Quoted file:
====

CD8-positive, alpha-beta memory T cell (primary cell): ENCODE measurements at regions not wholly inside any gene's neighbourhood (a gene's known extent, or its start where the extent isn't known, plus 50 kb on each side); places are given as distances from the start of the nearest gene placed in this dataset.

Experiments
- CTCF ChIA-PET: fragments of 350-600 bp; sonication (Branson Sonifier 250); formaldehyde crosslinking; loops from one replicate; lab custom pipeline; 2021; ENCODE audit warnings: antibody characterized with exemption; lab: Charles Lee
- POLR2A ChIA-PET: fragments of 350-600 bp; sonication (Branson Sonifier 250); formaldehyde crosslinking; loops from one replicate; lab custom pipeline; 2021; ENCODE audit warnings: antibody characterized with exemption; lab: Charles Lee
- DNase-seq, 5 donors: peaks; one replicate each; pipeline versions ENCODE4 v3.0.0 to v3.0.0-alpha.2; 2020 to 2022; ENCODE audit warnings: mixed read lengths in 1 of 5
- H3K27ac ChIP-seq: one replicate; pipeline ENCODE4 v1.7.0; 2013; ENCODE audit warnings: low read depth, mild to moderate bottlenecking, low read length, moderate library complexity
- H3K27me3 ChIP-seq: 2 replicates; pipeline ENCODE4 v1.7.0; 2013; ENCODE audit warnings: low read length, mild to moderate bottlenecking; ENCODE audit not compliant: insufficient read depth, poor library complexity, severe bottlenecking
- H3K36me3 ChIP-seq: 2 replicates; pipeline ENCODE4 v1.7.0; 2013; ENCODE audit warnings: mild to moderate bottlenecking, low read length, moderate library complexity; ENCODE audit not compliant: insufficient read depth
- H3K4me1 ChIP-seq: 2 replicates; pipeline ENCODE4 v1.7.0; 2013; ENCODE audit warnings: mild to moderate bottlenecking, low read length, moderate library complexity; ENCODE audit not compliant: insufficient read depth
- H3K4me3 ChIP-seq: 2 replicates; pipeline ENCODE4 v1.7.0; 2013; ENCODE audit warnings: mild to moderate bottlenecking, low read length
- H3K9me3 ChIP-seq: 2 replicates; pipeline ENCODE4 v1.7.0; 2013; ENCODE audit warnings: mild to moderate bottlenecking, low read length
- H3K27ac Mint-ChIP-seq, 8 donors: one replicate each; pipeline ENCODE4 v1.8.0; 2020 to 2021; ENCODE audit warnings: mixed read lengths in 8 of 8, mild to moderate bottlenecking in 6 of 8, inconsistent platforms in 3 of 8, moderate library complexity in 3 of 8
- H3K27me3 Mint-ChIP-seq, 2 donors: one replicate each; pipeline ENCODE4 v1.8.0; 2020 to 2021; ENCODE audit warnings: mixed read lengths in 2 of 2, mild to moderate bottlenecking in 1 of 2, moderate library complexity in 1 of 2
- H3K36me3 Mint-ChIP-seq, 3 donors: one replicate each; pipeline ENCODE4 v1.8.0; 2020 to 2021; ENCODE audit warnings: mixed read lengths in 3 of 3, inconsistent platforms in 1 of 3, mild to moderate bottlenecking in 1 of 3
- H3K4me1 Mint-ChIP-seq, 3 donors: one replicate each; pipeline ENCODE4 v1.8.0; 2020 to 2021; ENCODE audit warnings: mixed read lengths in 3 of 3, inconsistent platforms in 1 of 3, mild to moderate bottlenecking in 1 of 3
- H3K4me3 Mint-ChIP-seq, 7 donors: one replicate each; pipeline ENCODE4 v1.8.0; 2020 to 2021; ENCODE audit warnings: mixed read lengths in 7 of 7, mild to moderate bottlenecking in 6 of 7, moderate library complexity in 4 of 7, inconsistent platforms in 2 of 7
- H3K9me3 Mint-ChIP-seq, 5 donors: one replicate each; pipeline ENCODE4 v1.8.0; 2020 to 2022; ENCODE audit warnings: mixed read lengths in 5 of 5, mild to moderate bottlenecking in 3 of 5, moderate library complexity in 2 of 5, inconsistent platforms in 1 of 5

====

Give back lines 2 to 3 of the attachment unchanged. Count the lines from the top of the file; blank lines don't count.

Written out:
Experiments
- CTCF ChIA-PET: fragments of 350-600 bp; sonication (Branson Sonifier 250); formaldehyde crosslinking; loops from one replicate; lab custom pipeline; 2021; ENCODE audit warnings: antibody characterized with exemption; lab: Charles Lee